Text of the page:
For three and a half games LeBron had been a facilitator, a guy doing all the little things for Team USA. But when it was on the line for real LeBron reminded everyone he was the best player on the face of the earth. In the final minutes he hit a key three, threw down a dunk in transition, backed his man down in the paint and put up a pretty spin move — seven key, fast points that changed the tide of the game. He was clutch. He was everything his detractors said he wasn’t a year ago.

The USA coaching staff and players will spin this game as “it was good for us to be tested in group play, it helps us going forward.” I’m not totally on board with that. It might remind them they need to be focused every game, but Lithuania (and every team the USA plays from here on out) is good and if you let them get a foot in the door they will make it a game. A real game. The playground of the Nigeria game is long gone.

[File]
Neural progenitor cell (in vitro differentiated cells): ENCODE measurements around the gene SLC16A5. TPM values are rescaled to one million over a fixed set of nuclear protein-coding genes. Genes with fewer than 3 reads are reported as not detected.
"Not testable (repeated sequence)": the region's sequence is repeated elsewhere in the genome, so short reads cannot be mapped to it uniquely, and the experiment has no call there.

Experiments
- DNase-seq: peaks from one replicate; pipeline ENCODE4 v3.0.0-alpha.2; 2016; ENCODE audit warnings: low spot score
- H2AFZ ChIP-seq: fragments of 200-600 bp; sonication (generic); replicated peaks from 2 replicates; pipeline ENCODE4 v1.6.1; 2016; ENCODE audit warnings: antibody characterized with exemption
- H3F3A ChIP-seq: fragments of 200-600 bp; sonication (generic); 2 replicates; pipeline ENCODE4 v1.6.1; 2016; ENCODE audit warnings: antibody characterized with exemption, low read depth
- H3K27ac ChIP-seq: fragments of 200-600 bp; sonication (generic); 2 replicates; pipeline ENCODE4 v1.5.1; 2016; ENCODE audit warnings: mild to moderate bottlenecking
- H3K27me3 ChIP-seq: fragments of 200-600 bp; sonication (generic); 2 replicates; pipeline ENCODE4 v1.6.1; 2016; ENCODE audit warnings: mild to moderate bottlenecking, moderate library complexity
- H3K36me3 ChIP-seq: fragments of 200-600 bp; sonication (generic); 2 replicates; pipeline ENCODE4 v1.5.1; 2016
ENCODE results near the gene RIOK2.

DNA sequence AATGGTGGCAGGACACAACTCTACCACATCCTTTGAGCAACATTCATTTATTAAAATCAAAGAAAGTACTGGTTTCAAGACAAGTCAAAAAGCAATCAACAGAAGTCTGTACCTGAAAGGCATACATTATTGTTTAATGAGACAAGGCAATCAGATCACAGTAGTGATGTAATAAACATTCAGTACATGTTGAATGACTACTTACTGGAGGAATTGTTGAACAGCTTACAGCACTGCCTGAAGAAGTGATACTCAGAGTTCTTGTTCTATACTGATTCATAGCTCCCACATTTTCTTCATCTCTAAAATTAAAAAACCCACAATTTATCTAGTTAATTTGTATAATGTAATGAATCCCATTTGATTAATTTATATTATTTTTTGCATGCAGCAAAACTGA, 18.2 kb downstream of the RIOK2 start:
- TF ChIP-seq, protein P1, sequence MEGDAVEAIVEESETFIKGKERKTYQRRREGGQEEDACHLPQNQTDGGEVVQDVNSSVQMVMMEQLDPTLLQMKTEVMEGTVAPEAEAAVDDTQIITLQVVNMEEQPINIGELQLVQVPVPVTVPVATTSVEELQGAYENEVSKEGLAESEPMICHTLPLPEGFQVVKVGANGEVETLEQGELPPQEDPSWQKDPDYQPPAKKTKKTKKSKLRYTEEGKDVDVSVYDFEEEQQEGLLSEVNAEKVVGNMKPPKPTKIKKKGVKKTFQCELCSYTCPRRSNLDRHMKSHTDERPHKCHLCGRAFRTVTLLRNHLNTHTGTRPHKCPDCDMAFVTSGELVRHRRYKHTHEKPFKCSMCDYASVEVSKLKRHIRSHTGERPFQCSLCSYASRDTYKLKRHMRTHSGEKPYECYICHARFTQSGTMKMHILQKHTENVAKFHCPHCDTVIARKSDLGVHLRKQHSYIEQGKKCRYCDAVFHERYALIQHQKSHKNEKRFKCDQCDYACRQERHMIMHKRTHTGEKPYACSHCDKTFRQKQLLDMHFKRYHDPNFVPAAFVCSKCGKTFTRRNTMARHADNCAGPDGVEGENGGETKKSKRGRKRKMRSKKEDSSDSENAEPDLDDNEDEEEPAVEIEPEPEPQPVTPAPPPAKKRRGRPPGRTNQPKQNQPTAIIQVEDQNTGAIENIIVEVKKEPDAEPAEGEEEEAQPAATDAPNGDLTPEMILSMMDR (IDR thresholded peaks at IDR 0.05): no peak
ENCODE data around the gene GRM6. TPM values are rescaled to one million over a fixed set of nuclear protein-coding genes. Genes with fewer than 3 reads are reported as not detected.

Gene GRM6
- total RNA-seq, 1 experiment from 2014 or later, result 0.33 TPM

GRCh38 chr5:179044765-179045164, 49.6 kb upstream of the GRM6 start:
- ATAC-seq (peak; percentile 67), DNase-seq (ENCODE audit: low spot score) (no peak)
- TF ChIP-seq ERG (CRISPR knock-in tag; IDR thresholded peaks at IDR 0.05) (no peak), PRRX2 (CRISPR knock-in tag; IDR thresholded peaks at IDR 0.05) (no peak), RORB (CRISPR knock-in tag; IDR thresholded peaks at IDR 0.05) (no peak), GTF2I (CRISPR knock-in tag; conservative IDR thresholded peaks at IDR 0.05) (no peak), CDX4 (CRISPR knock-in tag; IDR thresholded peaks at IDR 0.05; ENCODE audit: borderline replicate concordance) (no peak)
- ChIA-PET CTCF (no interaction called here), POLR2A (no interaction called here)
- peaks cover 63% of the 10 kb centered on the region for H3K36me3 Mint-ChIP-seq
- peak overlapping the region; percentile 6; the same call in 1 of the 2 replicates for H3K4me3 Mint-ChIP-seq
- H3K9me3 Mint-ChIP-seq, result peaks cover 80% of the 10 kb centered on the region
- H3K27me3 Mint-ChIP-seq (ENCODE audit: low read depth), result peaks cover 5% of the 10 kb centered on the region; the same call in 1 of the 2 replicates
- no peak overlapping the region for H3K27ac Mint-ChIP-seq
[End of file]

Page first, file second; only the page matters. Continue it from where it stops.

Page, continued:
It was close because Lithuania played smart, played to the script and flat out executed against the USA better than they have all tournament.

On defense they switched every pick then the big man would slide back a step and dare the USA ball handler to shoot the three. The USA took the bait, especially in the first half, turning that big-on-small into isolation basketball and then settling for jumpers. In the first half the USA was 6-of-19 from three (31.7 percent) and shot 47.6 percent overall.

For the game, the USA was 10-of-33 from three (30.3 percent) and for the game shot 44.3 percent.